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Jua Kali : Kenya's lifeline

Jua Kali : Kenya's lifeline

Source : The Standard of 29 July 2012

When Richard Muteti was appointed to head the jua kali sector, there were no structures and players could not access funding and the right market for their products. He spoke to PETER MUIRURI about the changes he has made in the sector

Walking with Richard Muteti on the streets of Nairobi, one would be mistaken for assuming that he is the city mayor. In every corner that we turned to, he received knowing glances, acknowledging greetings from street vendors, taxi drivers and patrons in restaurants. But then, that is the treatment you expect to be accorded a man who is not only the chief executive officer of Kenya National Federation of Jua Kali Associations, but also the chairperson of Koinange Street Business Association for the last eight years.

In addition, Muteti is the brain behind the Small and Medium Enterprises (SME) Handbook for small business owners in Kenya that was launched by Trade minister Chirau Mwakwere in September last year.

Having worked with the informal sector for some years now, Muteti is zealous about the initiation of projects that will benefit the youth in the country, a passion that was easily discernible as we sat down for an interview recently.

“As head of the jua kali sector in Kenya, my main objective is to bring together all the players in the industry and organise them in a way that will attract funding from both the public and private sector. I also identify markets for finished goods,” says Muteti.

When he entered the sector, Muteti found it in shambles, with the name ‘jua kali’ being associated with failures. In addition, there were many traders in diverse fields who called themselves jua kali with little or no recognition from the authorities.

Small Medium Enterprise

His first task was to streamline the segment by giving a clear definition of what constituted the jua kali sector — either as an artisan or producer. According to Muteti, the sector has been greatly misunderstood, with many linking it to inferior products and those who may have failed to secure the so called ‘good’ jobs. This is a myth Muteti set out to dispel.

He says: “After taking stock of all players in the industry, we came up with at least 18 sub-sectors that represented the different occupations. Some of the groups include jua kali (artisans), small traders (hawkers), service providers (mechanics and repairmen) and agro-based (small farmers). We had to see the sector for what it really is, an SME.”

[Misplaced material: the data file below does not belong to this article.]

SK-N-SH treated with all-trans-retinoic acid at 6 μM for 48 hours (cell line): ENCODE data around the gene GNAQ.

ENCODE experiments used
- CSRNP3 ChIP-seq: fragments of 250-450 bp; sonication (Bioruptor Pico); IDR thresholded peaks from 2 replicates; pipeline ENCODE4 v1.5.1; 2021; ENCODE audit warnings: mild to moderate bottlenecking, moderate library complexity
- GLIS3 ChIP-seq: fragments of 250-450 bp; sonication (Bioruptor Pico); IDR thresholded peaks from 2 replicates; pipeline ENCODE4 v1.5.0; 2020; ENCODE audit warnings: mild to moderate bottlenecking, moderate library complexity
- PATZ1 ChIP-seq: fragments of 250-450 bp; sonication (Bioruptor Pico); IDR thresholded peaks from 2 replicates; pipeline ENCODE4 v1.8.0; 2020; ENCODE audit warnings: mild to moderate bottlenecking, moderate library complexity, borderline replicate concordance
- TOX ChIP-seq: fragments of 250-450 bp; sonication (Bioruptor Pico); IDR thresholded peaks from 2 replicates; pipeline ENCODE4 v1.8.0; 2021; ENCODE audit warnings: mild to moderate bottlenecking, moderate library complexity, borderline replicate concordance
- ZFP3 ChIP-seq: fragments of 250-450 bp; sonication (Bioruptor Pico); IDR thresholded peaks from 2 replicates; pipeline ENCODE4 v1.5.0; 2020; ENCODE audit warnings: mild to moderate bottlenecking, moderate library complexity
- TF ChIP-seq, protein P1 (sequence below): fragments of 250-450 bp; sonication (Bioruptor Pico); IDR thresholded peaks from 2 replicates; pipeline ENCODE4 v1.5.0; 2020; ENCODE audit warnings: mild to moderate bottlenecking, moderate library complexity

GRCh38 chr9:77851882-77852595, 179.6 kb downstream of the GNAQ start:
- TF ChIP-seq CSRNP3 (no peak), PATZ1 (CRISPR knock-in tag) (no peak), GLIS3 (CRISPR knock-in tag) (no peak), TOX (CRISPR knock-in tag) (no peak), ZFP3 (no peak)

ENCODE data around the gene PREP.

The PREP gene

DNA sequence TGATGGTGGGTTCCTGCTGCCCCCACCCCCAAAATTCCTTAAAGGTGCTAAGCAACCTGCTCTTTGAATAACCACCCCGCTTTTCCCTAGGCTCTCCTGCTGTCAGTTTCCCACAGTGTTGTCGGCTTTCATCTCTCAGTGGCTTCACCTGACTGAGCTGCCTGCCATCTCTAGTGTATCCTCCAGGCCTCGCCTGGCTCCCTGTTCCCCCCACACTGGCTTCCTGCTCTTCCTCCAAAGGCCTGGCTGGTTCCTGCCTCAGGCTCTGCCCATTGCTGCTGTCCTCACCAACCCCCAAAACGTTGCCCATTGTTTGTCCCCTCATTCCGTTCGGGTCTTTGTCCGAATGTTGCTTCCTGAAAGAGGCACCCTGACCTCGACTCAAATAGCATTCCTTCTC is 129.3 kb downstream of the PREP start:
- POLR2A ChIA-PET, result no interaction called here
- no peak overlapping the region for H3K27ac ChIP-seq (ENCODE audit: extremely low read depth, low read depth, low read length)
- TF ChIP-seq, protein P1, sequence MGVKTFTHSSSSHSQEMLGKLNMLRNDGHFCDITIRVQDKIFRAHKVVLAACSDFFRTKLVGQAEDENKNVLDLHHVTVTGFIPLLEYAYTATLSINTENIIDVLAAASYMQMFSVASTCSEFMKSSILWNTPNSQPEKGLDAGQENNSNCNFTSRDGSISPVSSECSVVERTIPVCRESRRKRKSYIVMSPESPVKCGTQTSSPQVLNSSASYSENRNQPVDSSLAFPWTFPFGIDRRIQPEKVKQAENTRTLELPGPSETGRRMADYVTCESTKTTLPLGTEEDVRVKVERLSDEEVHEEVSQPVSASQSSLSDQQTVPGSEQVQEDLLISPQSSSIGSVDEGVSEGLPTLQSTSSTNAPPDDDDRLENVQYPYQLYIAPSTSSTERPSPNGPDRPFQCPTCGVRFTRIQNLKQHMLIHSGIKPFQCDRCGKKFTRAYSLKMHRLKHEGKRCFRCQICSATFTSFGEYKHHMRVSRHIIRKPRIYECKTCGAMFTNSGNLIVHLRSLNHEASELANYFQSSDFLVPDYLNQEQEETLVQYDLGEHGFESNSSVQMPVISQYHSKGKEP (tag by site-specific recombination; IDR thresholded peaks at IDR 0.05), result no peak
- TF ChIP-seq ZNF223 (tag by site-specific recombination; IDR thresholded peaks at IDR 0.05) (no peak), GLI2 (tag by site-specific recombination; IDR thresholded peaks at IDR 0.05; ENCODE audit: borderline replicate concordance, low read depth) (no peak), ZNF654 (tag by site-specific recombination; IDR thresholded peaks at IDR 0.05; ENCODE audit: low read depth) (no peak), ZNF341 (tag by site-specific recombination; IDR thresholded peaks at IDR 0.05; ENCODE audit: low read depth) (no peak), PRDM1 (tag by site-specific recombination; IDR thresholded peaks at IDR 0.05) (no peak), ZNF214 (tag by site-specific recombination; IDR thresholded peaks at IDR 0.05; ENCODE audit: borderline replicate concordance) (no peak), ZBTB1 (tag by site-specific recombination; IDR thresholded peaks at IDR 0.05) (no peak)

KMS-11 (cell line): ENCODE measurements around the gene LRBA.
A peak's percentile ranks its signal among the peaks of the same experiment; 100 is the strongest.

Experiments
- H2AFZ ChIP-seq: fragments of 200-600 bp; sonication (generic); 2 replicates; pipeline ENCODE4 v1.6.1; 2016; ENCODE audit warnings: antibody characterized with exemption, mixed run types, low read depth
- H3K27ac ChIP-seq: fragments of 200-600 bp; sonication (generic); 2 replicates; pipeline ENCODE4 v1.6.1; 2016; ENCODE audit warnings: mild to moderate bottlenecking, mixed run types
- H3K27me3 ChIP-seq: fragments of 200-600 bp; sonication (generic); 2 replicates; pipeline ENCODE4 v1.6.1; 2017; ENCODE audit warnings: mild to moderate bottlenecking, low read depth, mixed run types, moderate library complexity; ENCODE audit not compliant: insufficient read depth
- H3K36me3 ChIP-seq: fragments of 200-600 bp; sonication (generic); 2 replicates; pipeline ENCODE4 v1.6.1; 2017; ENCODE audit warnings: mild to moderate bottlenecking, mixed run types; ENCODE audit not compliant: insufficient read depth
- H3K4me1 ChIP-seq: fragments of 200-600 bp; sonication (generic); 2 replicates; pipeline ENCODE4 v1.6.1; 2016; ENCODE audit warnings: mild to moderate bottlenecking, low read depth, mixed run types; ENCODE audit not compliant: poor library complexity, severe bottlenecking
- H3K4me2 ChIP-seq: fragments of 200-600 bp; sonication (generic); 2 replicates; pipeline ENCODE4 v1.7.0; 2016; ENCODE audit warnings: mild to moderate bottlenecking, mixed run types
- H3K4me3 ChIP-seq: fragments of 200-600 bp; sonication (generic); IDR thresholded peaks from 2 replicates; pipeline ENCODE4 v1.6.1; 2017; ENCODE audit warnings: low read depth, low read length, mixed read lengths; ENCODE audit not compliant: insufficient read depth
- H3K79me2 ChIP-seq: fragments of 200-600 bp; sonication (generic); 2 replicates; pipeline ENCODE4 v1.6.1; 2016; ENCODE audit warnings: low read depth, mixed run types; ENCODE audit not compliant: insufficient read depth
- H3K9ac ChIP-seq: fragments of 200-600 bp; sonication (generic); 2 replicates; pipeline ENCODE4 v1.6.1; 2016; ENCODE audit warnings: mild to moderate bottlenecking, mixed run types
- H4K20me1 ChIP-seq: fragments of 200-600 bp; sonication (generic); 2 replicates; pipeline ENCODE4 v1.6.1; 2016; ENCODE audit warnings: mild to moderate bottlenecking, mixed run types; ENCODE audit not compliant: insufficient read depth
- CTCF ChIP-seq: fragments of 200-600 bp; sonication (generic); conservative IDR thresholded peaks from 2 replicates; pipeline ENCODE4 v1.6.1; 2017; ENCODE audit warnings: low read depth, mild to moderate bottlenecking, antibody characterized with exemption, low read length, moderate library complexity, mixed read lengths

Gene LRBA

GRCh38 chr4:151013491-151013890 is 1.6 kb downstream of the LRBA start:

The odds stacked against him in streamlining the sector were high.

“When I was told to head the sector in 2006, I found a huge office, large parking space but no files or personnel. In addition, there were over 800 jua kali associations strewn all over the country. Nairobi Metropolitan Jua kali Association has 165 primary associations. I had to visit all of them and a get a glimpse of their operations. Then there were the many complaints that the sector produced inferior, poorly designed products. It was so overwhelming that I wanted to resign after only four months in office,” recounts Muteti.

Credit rating system

But he soldiered on, identifying five areas that needed immediate attention. They were: Lack of access to affordable credit to the jua kali sector, lack of proper working sites, lack of appropriate training in one’s area of expertise, absence of a ready market for finished goods and little exposure to the artisans and small traders.

Owing to its nature, not many financial institutions were willing to offer credit to SMEs, terming them unstable. Yet, this was an industry that was contributing almost 20 per cent of the country’s Gross Domestic Product besides being the single biggest employer in the country at over 70 per cent.

“We have since formed a credit rating system to ensure that SMEs get loans from banks without the need for collateral,” he says.

The resilient Muteti approached several government organisations to explore ways of handling some of these challenges with encouraging results. These included Kenya Bureau of Standards, Kenya Industrial Research and Development Institute and Kenya Industrial Property Institute — institutions that have greatly helped in standardising jua kali products, making them locally competitive.

He also arranged to partner with relevant groups in other East African countries in order to expand the market for those in local SMEs.

As he says, there can be no better deal than to link small traders with others in the region. Being the project manager of the East Africa Community Jua Kali Exhibition, Muteti has made arrangements for local jua kali traders to visit each of the East African countries on an annual basis for a learning process.

“The jua kali industry has the potential to earn the country billions in foreign exchange if proper training and funding is channelled to the sector. You will be surprised to know that part of the president’s casual wear was made by a youth from Nairobi through a small

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The Standard, 26 Jan 2013